Amanda de la Garza: “Museums must take risks and have the vocation to transform” | EUROtoday

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Without ever abandoning the smile, nor the laughter in relation to it, the Mexican Amanda de la Garza (Monclova, Coahuila, 42 years outdated) follows a dialog that goes from her nation to Spain, from New York to Africa, from Latin America to the East Next, the identical trajectory of latest artwork and the route that the programming of the Reina Sofía in Madrid will most likely comply with, the place she is going to function deputy inventive director beginning in April. She is supported by her 12 years on the helm of the University Museum of Contemporary Art in Mexico City, the well-known MUAC, a benchmark within the area. Art historian, sociologist and anthropologist, De la Garza humorously admits that the big mural of the Guernica which is now exhibited on the MUAC, reinterpreted by the Colombian painter Beatriz González, “was premonitory” of its departure to the museum that homes Picasso's masterpiece, an icon of world trendy artwork.

Ask. Besides of Guernica What are the strengths of the Reina Sofía?

Answer. Something elementary for a public museum, which isn’t solely an exhibition place, with essential references, but additionally thinks by way of its place and its social position, the set of educational applications, the documentation middle… The considered what What a museum can do in social phrases is one thing very notable concerning the Reina, and Manuel Segade [el director] He needs that horizon for the museum.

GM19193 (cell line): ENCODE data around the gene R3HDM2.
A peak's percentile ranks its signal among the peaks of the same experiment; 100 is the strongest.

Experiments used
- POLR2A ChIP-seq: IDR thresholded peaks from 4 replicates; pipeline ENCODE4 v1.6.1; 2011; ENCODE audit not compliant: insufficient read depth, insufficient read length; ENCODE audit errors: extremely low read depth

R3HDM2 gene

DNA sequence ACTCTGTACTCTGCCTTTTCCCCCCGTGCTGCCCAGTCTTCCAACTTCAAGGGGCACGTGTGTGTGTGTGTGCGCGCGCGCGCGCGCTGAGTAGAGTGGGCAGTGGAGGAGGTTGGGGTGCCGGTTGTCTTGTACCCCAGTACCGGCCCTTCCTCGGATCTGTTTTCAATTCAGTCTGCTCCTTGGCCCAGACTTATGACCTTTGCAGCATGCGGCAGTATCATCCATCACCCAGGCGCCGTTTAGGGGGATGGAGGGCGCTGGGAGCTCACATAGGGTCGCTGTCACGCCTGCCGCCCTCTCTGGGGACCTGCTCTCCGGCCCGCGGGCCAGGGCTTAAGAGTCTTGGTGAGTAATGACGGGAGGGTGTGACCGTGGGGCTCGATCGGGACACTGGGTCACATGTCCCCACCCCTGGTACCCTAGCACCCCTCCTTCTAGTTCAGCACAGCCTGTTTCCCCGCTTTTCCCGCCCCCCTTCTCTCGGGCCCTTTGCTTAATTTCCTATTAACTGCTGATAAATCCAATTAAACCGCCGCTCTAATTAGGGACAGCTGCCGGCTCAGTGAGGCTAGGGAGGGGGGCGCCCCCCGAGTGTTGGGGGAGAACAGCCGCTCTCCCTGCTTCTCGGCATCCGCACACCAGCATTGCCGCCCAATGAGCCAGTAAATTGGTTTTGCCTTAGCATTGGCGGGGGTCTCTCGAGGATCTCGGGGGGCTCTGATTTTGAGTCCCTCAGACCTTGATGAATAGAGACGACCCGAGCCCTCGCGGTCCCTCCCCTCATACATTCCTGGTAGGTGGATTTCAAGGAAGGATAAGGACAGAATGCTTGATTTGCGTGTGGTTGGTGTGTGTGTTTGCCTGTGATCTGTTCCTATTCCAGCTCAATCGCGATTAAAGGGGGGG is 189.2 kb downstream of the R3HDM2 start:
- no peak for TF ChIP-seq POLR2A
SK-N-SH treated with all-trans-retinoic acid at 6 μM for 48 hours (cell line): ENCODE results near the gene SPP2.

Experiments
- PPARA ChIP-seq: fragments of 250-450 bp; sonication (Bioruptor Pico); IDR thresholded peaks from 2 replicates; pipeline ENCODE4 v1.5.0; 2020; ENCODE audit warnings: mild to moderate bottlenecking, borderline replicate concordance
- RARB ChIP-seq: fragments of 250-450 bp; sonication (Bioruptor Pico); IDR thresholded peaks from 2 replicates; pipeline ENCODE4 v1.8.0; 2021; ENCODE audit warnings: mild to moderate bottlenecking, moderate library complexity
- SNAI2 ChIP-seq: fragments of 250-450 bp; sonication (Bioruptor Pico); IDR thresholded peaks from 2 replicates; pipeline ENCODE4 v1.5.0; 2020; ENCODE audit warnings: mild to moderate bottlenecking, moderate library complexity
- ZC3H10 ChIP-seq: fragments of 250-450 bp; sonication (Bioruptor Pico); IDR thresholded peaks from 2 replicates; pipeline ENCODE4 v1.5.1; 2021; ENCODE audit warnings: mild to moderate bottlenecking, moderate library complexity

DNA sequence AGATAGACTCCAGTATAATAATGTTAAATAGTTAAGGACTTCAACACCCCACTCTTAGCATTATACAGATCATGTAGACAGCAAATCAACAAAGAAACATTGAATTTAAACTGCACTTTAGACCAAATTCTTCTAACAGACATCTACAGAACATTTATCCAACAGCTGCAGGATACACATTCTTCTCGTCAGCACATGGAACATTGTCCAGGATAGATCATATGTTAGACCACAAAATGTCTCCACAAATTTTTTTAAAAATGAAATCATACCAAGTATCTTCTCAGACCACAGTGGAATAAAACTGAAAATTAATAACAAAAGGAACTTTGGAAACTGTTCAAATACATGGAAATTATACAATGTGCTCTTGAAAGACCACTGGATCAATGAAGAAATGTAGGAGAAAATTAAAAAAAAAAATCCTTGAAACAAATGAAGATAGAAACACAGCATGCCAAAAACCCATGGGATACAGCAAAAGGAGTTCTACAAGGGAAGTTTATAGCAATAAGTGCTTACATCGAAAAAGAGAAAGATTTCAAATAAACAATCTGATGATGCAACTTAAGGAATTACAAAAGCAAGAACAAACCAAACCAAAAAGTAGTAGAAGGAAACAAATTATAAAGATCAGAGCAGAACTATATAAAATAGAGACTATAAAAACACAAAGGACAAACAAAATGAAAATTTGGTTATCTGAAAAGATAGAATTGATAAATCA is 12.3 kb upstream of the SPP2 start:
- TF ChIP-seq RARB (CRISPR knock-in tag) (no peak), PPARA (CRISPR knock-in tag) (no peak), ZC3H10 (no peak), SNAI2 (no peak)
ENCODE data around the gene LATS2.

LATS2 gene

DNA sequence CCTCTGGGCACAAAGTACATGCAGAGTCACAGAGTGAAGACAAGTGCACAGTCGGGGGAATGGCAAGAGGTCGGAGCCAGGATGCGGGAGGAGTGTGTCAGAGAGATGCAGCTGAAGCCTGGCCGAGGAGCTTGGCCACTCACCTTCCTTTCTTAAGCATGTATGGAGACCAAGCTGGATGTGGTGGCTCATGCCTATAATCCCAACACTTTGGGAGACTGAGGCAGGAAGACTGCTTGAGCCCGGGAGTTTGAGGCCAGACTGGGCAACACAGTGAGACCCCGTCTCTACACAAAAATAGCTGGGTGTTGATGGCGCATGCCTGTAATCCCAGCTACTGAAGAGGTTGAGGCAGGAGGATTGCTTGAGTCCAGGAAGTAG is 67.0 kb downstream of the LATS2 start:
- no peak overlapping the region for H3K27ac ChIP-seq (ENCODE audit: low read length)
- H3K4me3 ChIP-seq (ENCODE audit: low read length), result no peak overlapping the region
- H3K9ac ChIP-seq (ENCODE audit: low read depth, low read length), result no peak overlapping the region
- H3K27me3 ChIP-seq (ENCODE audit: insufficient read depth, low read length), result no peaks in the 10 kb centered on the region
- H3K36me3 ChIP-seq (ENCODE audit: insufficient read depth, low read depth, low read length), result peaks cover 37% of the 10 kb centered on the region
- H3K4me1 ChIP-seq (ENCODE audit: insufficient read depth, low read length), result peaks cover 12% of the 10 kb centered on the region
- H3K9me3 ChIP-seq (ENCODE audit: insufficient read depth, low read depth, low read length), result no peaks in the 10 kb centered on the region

P. What will your contribution be?

R. My imaginative and prescient from my coaching and the way I see the event of the regional and international artwork scene. But additionally the way in which through which I think about that management must be developed in establishments, I’m a part of a generational change, I feel {that a} administration place should work with groups in a horizontal method. The gender half is vital to me, how feminism has raised energy relations and what energy means and the way we work together with one another.

P. Should the Reina Sofía and its relationship with Latin America be raised as references within the decolonization through which many museums are embarking?

R. Yes, it already is, it has a management place. Also the Tate Modern, by way of acquisitions of Latin artwork, however in addition they take into consideration the connection with Africa and migrations to Europe.

P. What can Latin America now switch to the Reina?